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TDD depends on a strong connection between the automation of the test suite and the system itself. The suite should record the specification that is implemented in the system, and the connection allows this to be confirmed at any point.
The problem is automated tests pass by default. So, if errors creep into the test code that breaks the connection to the system (the tests are not really doing anything) they would still pass under most circumstances.
As with any code base, the larger the suite becomes the more likely it is that such errors will be made. This would seem to indicate a finite size for a test suite before it becomes unreliable.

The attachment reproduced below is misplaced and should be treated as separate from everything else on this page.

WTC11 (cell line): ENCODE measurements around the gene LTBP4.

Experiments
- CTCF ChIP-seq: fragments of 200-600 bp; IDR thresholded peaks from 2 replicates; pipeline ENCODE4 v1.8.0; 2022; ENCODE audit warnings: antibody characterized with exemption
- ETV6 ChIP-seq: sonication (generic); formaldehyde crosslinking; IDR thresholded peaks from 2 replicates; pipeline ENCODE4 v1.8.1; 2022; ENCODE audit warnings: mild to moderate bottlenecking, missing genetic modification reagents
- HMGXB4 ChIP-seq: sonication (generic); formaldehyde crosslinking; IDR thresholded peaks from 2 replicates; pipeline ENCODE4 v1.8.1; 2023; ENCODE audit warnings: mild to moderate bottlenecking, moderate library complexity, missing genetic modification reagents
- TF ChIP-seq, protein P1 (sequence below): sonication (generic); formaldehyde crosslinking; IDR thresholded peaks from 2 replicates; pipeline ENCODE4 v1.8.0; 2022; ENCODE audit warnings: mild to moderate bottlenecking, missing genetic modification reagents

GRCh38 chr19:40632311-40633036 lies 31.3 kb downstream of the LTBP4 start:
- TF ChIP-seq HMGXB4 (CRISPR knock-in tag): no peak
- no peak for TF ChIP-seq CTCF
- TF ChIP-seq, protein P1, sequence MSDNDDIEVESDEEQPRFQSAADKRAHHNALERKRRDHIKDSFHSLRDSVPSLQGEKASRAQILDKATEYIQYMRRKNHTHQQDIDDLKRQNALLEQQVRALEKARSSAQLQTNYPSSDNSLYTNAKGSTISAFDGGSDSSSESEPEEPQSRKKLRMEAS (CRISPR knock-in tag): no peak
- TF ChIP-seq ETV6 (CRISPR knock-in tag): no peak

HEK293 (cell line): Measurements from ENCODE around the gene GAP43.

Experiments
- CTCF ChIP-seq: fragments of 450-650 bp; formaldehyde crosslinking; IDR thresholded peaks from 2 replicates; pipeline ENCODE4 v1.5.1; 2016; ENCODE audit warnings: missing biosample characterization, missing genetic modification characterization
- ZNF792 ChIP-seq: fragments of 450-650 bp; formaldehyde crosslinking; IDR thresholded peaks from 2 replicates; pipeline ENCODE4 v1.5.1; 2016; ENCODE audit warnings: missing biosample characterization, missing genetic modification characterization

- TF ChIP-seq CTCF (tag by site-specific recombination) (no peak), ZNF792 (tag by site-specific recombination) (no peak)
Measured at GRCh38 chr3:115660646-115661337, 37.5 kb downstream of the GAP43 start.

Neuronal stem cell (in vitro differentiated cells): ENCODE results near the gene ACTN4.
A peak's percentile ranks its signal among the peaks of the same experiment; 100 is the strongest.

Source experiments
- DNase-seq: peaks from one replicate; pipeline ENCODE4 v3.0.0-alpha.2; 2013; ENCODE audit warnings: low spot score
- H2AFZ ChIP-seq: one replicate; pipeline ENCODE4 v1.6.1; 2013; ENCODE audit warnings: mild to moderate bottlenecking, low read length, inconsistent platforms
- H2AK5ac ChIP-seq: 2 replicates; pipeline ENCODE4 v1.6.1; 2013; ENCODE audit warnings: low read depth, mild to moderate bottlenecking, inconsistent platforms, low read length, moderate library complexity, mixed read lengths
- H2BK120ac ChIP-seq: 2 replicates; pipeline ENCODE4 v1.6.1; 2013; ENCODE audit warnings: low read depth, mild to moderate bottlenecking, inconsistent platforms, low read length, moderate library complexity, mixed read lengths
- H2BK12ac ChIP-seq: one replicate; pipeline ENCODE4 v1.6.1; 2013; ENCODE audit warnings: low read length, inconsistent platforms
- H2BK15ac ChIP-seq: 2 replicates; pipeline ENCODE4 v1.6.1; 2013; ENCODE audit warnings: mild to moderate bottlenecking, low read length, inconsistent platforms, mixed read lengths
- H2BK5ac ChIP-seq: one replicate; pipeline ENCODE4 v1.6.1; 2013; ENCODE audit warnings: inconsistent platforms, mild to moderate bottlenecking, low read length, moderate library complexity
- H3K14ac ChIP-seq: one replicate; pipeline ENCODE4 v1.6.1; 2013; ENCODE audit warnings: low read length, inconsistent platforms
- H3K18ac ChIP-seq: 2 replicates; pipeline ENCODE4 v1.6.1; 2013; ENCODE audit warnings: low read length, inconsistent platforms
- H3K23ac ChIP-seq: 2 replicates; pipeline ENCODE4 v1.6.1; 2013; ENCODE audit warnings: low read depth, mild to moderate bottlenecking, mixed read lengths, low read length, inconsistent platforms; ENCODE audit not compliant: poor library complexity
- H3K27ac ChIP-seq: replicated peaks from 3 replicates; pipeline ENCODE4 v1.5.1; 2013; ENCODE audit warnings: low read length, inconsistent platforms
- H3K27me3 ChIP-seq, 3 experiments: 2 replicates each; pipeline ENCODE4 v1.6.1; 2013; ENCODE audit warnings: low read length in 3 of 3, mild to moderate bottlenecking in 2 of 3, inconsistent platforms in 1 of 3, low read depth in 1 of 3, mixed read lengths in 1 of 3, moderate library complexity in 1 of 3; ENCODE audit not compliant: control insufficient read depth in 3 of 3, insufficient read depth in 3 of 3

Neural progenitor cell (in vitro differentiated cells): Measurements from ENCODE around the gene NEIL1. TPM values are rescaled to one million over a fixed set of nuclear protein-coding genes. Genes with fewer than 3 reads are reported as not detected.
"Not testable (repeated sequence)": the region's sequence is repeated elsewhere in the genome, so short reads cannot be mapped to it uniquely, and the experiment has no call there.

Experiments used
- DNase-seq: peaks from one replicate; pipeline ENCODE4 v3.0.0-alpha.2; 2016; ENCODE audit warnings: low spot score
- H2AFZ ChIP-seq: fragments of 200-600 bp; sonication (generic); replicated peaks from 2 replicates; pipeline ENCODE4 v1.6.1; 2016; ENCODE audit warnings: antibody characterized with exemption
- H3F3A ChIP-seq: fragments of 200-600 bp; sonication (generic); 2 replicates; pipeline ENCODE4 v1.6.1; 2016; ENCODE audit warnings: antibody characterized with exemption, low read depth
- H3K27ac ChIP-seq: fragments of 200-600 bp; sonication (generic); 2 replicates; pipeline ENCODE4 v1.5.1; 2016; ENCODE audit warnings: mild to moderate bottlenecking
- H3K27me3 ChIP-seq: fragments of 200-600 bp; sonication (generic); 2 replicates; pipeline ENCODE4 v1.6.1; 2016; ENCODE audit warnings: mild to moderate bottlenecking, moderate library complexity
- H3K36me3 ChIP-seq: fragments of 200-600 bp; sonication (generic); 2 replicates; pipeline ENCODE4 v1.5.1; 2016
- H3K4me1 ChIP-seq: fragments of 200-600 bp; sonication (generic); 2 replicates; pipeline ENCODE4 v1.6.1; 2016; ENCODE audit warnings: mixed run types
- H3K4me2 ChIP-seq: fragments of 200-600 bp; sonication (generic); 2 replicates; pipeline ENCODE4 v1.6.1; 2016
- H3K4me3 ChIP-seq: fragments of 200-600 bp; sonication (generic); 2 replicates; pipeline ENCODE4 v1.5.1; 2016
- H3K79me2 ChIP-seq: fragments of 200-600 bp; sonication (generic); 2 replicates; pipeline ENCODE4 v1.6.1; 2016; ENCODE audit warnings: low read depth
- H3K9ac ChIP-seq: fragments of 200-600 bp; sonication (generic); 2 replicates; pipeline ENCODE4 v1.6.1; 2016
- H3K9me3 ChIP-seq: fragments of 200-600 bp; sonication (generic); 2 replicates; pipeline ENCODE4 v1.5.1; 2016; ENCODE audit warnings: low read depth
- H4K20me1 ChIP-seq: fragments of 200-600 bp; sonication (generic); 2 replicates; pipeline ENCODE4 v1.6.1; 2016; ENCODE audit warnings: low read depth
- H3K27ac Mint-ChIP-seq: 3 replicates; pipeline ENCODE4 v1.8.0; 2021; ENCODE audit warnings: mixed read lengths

The solution is this: not only must every behavior of the system be driven from a test that fails initially, but so must every change to the system going forward.
When a behavior must change, in TDD, the test must be changed first and run to observe its failure. This ensures that the test is legitimate (can fail). Then, the change is made to the system. The test is run again and is observed to pass even though the test code was not touched. This ensures that the right change was made and that the tests and the system are still strongly connected.
TDD is a process. It only works if you follow it.